Tell-Tale Signs Retirement Will Be More Expensive Than You Thought

Learn the signs and prepare for the true price of retirement.

Retirement is the finish line after a marathon of hard work that lasts decades. But let’s be honest — it’s really hard to figure how much is enough to squirrel away for those golden years. Retirement itself is like a delicate balancing act — it all depends on the moving pieces of how much you need to save, how much it’ll cost to live comfortably and, of course, how expensive life becomes when that time rolls around.

It’s not a big secret that retirement will be more expensive than you thought, but learn about tell-tale signs yours might get pricey — and click here to read about ways you can prepare.

You Don’t Have a Long-Term Care Plan

Retirement is expensive in general — and those dollar signs could just keep multiplying if you need long-term care. Nobody intends to wind up needing long-term assistance, but not addressing the elephant in the room will end up costing you a fortune — especially since more than half of adults turning 65 today will need long-term care.

You’ll Live Longer Than Expected

Now, at first glance, that might seem less like a problem and more like a blessing — everyone hopes to live as long as possible to spend more time with their loved ones. But existence isn’t cheap — and if you outlive your expectations, you could be left footing a hefty bill.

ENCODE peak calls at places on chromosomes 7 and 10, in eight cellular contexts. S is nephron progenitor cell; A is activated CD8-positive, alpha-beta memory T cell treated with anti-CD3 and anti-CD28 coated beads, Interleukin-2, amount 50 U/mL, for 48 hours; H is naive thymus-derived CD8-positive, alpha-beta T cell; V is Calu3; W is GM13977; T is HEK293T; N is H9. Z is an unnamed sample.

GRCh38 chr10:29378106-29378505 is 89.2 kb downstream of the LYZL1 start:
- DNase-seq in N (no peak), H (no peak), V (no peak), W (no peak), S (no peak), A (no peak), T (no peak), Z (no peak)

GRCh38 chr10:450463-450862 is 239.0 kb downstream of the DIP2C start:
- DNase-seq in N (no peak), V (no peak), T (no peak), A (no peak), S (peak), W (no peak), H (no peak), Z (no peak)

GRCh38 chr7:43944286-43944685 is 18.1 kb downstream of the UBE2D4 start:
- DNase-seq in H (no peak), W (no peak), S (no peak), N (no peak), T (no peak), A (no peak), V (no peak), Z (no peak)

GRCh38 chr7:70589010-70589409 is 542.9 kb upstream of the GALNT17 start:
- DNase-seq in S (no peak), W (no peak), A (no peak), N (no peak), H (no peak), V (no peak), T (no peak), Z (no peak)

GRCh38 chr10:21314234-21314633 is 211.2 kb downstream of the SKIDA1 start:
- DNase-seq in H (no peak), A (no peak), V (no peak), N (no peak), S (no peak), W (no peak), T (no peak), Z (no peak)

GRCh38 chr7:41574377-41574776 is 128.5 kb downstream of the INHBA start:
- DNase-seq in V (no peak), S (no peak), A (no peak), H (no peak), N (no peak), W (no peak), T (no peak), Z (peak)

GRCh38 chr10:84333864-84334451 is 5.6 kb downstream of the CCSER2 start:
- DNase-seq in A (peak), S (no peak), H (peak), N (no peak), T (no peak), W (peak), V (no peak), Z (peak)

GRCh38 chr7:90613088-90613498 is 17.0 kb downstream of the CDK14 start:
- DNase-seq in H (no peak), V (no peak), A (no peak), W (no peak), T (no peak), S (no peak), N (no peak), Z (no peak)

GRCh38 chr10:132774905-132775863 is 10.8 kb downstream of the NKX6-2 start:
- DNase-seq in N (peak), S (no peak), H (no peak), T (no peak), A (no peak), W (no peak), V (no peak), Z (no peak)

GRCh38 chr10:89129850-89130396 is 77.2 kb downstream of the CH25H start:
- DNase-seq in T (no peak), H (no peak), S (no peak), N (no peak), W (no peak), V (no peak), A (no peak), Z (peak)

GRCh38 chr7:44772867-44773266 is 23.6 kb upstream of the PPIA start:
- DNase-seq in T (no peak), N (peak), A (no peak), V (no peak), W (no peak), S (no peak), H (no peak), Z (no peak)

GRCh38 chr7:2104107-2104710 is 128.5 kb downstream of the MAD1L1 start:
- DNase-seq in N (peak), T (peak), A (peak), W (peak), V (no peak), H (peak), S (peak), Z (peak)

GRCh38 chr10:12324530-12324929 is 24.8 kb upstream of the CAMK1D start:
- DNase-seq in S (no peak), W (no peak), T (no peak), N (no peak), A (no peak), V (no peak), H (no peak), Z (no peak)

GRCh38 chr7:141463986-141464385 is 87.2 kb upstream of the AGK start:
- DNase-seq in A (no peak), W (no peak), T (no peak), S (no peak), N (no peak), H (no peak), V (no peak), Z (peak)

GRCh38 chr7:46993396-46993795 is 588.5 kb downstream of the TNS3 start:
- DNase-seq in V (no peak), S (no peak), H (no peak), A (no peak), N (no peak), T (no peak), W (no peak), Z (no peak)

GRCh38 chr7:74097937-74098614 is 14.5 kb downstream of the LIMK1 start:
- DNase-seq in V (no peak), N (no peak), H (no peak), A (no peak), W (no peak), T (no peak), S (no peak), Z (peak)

High Healthcare Costs Catch You Off Guard

Medical care isn’t cheap — and the amount you’ll be utilizing healthcare services in retirement is going to multiply. According to a study by Fidelity Investments, an average 65-year-old couple retiring this year will need $275,000 to cover medical expenses in retirement. Don’t low-ball your doctors’ bills — your life quite literally depends on it.

You Spoil the Grandkids

Being a grandparent is a life-changing event — you get the best parts of parenthood without the diaper changes, late-night feedings and day-to-day stress. But don’t confuse love with being a human ATM — going overboard on your littlest loved ones can be a serious threat to your retirement fund, especially if you opt to pay for college tuition costs or fork out to visit them regularly.

You Get Divorced

The kids have finally left the nest, you and your spouse have finally left the 9-to-5 grind and suddenly — it’s just the two of you. Sadly, sometimes that combination spells out a recipe for disaster in regard to marriages. There’s no quicker way to thwart retirement plans than to lose half in a divorce, leaving both spouses suffering with less as well as having to double the cost for daily living expenses.

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